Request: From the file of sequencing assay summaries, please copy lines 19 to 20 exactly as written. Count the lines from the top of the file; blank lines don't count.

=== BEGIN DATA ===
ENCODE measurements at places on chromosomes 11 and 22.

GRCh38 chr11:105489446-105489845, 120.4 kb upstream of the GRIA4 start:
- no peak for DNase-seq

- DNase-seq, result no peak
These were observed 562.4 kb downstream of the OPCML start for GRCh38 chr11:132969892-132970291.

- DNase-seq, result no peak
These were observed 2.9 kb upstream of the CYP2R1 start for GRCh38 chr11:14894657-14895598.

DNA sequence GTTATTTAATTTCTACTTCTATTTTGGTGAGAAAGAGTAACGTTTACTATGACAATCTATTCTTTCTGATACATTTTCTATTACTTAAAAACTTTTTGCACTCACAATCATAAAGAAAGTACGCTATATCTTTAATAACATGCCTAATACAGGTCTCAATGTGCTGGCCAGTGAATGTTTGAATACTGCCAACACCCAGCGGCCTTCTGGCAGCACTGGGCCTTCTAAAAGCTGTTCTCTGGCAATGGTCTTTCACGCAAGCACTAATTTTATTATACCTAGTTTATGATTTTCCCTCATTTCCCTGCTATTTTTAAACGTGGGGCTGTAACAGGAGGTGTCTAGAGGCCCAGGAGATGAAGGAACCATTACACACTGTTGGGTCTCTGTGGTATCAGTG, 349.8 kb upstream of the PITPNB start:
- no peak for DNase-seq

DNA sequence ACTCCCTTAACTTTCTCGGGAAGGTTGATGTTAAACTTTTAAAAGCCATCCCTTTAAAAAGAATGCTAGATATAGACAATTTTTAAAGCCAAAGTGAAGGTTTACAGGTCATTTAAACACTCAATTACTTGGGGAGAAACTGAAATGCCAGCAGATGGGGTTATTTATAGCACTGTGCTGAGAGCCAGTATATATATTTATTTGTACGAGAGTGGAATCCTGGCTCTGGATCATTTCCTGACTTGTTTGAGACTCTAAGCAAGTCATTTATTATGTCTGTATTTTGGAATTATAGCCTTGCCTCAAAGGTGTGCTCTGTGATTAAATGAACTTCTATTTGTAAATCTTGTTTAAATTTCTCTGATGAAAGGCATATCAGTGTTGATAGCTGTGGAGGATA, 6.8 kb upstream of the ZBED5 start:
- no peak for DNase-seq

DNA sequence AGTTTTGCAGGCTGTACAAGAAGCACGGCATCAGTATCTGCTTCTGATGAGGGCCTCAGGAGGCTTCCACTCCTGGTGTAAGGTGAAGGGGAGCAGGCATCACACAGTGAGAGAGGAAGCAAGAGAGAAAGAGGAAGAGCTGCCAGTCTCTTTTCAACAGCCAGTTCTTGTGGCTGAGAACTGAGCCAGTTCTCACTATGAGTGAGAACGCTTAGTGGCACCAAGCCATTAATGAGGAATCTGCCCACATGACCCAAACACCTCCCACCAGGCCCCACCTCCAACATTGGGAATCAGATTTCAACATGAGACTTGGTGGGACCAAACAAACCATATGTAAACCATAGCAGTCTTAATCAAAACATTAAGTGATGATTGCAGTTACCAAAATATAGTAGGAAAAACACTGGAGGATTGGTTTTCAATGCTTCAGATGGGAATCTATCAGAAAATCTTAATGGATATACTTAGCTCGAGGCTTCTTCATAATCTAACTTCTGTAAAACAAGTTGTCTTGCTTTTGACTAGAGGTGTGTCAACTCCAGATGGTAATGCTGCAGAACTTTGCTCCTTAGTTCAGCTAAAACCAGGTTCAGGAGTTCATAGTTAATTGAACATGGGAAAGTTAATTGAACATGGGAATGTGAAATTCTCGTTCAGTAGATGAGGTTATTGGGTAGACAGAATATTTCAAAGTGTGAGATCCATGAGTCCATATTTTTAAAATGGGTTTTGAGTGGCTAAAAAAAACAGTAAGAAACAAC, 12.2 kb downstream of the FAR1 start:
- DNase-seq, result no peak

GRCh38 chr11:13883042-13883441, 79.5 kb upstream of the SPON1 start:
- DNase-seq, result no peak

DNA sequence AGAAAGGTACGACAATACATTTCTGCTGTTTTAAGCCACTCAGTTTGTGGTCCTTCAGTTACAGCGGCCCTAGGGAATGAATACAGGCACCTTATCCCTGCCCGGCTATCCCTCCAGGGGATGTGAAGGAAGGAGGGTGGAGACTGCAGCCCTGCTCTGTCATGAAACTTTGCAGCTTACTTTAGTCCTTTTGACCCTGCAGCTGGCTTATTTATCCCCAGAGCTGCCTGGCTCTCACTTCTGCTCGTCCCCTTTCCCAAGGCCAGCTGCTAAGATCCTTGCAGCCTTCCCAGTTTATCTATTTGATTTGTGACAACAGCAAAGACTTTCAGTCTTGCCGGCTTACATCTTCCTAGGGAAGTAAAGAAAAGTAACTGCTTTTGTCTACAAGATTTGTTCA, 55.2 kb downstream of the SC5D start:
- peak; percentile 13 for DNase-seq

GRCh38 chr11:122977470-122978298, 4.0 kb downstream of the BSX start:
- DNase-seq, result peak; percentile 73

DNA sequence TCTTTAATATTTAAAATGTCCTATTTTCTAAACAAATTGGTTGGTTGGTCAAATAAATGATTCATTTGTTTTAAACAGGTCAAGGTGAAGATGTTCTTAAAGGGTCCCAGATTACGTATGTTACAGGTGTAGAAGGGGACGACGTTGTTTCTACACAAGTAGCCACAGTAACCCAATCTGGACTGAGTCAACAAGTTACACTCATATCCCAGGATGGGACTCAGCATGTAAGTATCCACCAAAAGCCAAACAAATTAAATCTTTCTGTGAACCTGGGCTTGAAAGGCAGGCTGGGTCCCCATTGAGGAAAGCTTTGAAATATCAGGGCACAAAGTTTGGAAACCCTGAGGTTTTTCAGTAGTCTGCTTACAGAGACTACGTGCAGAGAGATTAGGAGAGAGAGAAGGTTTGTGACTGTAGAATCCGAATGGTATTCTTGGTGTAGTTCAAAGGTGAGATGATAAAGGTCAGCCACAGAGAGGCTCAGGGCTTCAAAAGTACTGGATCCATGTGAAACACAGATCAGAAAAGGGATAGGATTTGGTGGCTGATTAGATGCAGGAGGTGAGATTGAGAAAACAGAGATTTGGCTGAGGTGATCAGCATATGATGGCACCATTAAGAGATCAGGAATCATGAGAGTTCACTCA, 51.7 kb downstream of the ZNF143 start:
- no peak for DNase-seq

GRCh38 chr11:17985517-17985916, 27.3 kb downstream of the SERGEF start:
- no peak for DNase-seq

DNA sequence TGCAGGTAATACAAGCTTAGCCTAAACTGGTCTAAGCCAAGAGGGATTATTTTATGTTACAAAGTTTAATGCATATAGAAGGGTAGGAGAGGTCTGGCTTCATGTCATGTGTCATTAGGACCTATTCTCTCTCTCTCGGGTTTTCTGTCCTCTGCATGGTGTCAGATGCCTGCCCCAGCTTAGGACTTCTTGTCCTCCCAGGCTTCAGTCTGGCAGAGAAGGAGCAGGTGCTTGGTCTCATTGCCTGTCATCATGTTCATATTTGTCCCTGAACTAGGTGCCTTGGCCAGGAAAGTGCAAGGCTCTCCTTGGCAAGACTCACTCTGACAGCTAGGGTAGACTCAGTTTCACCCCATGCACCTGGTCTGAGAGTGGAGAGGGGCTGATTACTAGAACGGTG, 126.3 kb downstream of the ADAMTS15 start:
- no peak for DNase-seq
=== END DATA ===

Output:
- DNase-seq, result peak; percentile 73

DNA sequence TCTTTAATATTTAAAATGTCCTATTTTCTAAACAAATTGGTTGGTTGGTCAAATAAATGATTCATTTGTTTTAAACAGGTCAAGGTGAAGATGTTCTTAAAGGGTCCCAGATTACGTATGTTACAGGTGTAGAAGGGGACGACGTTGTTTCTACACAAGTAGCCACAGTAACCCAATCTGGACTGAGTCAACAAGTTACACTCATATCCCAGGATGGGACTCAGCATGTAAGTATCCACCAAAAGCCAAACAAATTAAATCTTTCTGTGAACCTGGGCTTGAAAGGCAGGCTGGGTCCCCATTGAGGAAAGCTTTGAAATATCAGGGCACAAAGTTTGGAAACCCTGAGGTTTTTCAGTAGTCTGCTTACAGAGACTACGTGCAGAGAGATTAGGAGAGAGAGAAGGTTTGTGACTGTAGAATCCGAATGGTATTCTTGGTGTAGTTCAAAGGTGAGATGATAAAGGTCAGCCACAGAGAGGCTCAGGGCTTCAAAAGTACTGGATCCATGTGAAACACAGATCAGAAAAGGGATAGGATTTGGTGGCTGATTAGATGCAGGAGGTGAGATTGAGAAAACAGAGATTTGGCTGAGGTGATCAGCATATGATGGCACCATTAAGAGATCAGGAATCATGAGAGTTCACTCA, 51.7 kb downstream of the ZNF143 start: